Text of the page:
Philips is betting on the latest technology in image-guided catheters to advance cardiology.Interventional cardiology is a key therapeutic space for medical devices and has been for decades. But the companies that serve this area are not resting on their catheters and stents.
The latest in percutaneous coronary intervention aims to improve minimally invasive image guidance by providing real-time guidance using intravascular imaging, fractional flow reserve (FFR) and instantaneous wave-free ratio (iFR) and similar indices. Companies in this sector are also aiming to improve image resolution and introduce tools such as image co-registration, said Andrew Tochterman, coronary segment leader at Philips Image Guided Therapy.
A percutaneous coronary intervention (PCI) starts with an angiogram, said Tochterman, but from there it takes multiple pieces of information and equipment. “Getting it right for the patient is the ability to bring together all the relevant information to localize and personalize treatment.”
Here’s how Philips officials are seeking to achieve their goal:
- Improving catheter flexibility. With intravascular imaging, success starts with a flexible catheter. “The arterial pathways are tortuous, so the catheter can’t be rigid,” said Tochterman.
- Taking advantage of miniaturization technology. Tochterman noted that further miniaturization will play a big role in improving the resolution of the technology. He said Philips spends a lot of its energy on intravascular ultrasound (IVUS) and catheters overall, with the goal of helping clinicians better decide, guide and confirm the right treatment. In an IVUS catheter, a transducer emits high-frequency sound waves that echo off vessel walls. These are sent back to the system in varying intensities depending on the tissue. System electronics process the signal to display the cross-sectional image. Philips’ technology has a miniature transducer as a tiny dot array around the catheter tip. “That innovation allowed us to get away from having a drive train and transducer spinning inside the artery and we’re able to send pulses out to the artery in a circumferential pattern to collect the information at once,” Tochterman explained.
- Using hard data to empower surgical decision-making. The pressure and flow sensing technology allows interventionalists to rely less on the angiogram and use hard numbers to make decisions for treatment – something the angiogram has a hard time doing. “Interventional x-ray systems take an outside-in view — it looks at the silhouette of the arteries,” Tochterman explained. IVUS catheters look at the makeup of the vessel lining, and the medial layers to best determine if the artery is calcified or fibrotic, for example. Based on that information, the interventionalist can determine the risk profile of the patient, and better chart a course for success. For example, with a calcified artery the interventionalist might choose atherectomy or scoring balloons, also offered by Philips, which may be different interventional tools than with a thrombus or plaque rich environment.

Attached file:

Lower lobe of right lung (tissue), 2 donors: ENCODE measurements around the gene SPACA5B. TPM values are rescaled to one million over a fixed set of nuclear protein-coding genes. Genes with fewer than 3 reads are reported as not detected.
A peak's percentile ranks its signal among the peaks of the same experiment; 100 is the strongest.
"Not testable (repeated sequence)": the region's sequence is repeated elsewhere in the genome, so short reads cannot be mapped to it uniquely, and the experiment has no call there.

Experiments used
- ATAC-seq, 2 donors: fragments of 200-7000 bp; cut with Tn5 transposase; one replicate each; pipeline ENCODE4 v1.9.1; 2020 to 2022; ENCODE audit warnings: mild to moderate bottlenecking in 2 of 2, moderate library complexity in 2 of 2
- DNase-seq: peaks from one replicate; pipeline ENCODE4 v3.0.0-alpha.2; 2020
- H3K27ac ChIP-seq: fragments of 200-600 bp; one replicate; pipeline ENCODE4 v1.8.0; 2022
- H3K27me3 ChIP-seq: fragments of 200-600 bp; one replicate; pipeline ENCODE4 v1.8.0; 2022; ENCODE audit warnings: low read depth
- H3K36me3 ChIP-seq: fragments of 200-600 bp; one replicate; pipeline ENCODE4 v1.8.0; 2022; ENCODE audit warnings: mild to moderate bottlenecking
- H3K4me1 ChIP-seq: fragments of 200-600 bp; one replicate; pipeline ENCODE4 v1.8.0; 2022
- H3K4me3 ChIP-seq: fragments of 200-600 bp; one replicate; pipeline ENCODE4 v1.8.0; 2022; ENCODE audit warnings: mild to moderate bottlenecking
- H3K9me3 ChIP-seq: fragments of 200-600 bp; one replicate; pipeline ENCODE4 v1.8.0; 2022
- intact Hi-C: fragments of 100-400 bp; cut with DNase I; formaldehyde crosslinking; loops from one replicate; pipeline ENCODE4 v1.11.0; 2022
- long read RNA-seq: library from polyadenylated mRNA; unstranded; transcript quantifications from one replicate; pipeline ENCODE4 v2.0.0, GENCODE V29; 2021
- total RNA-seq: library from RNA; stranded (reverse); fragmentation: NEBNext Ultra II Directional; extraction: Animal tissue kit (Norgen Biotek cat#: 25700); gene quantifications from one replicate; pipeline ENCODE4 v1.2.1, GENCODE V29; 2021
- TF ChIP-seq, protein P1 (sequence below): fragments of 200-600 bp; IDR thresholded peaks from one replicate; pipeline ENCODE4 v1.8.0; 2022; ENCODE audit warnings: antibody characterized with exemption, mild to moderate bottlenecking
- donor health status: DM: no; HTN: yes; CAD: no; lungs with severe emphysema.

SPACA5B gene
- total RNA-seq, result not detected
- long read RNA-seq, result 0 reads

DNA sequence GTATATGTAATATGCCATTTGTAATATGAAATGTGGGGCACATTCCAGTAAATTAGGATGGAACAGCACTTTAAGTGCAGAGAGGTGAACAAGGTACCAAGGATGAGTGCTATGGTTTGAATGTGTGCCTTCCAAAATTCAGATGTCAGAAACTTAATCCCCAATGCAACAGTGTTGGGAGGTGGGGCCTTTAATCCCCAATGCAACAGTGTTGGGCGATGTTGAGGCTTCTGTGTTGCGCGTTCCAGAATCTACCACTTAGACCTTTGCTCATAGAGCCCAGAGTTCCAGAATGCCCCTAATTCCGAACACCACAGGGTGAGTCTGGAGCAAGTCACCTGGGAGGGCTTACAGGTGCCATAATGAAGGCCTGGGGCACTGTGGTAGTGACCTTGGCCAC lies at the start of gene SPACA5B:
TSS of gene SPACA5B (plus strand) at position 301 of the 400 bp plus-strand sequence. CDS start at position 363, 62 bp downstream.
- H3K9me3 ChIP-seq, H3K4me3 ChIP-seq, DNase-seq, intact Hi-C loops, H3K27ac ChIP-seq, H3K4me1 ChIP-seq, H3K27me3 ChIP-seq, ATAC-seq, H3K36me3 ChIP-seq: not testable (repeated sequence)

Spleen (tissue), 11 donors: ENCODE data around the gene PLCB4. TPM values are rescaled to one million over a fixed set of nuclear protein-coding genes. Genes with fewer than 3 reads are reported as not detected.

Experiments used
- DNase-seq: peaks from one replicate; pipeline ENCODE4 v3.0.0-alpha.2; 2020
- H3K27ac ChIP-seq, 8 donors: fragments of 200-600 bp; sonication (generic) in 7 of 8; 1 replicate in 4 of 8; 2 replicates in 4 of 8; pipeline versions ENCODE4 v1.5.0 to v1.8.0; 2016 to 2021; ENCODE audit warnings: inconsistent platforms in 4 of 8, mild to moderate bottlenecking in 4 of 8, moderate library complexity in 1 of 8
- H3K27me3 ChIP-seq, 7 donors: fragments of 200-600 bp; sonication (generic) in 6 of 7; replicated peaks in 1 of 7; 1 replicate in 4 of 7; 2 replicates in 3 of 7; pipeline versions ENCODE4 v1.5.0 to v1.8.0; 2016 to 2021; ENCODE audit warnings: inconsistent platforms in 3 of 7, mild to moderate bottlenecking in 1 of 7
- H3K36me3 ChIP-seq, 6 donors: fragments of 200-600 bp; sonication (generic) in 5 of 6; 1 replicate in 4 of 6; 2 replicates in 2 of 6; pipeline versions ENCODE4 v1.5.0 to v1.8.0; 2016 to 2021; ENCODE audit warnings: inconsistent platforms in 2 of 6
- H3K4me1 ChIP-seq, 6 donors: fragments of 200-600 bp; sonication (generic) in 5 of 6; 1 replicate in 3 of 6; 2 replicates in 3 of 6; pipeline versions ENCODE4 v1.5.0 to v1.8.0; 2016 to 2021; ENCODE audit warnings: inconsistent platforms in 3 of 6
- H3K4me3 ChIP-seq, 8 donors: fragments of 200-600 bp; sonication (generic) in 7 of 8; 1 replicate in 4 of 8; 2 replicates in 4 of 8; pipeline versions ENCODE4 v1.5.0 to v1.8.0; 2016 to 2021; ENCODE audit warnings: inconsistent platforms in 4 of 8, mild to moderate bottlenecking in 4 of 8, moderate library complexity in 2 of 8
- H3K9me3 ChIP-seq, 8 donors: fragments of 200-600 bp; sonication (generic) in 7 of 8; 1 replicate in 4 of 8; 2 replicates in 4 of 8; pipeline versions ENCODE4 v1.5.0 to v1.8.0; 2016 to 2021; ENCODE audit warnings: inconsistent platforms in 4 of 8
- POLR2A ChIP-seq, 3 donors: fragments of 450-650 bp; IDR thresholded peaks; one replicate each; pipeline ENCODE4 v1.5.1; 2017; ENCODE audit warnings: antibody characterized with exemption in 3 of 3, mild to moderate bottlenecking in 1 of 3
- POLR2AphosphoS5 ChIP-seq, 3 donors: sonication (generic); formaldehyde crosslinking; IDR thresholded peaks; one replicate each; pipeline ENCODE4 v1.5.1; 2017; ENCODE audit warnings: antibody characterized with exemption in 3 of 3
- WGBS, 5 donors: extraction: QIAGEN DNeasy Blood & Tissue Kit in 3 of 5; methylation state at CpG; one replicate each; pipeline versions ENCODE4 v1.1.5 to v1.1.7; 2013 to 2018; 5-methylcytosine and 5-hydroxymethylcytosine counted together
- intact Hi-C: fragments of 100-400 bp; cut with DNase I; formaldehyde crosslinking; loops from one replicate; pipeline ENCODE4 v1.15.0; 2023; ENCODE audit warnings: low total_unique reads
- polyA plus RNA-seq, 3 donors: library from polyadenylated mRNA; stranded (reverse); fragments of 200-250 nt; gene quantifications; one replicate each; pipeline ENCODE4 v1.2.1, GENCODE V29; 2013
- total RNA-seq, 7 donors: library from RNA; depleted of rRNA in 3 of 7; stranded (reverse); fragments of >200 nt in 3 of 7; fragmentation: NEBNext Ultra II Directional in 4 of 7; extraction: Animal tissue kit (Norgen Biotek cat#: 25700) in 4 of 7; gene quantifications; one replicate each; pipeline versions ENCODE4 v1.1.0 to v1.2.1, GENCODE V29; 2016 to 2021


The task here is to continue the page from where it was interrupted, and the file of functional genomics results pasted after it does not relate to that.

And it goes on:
Beyond today’s technology, Tochterman said Philips and other companies are looking at how AI and machine learning will play a role in helping interventional cardiology advance. “We’re in those very early days of artificial intelligence. I think it will be very disruptive, but in a really positive way for the healthcare system and most importantly, for patients.”
Tochterman compared the technology to cell phones. “We knew that cell phones would be important, but very few of us probably predicted just how central they would be in our lives just 15-20 years later.” Along the same vein, he can’t yet predict exactly how AI will transform the therapeutic space in 10 to 15 years, but noted that it will improve personalization and specificity of treatments. Tochterman said Philips, like its competitors, is very committed to the space. “We’re very excited about the potential of AI overall. It’s going to be a big shift and we don’t know how it will play out in the long-term, but it will be a shift that benefits patients and clinicians.”
Overall, the objective is to bring information together, to aid in more efficient decision making. The iFR/FFR technology and the imaging technology we produce is very useful, but it takes interventionalists away from what they were trained on, the angiogram. Doctors see the value of the information and want to use it, but to do so they have to look at two different screens, mentally mark that information and then piece it together as they look back at the angiogram. Tochterman explained. Technologies like Philips’ co-registration platform take the iFR/FFR data, and imaging data and overlay it onto the angiogram to aid in interpretation. “It is such an obvious thing to do to provide seamless, integrated information. And we want to be the ones to do more of it.”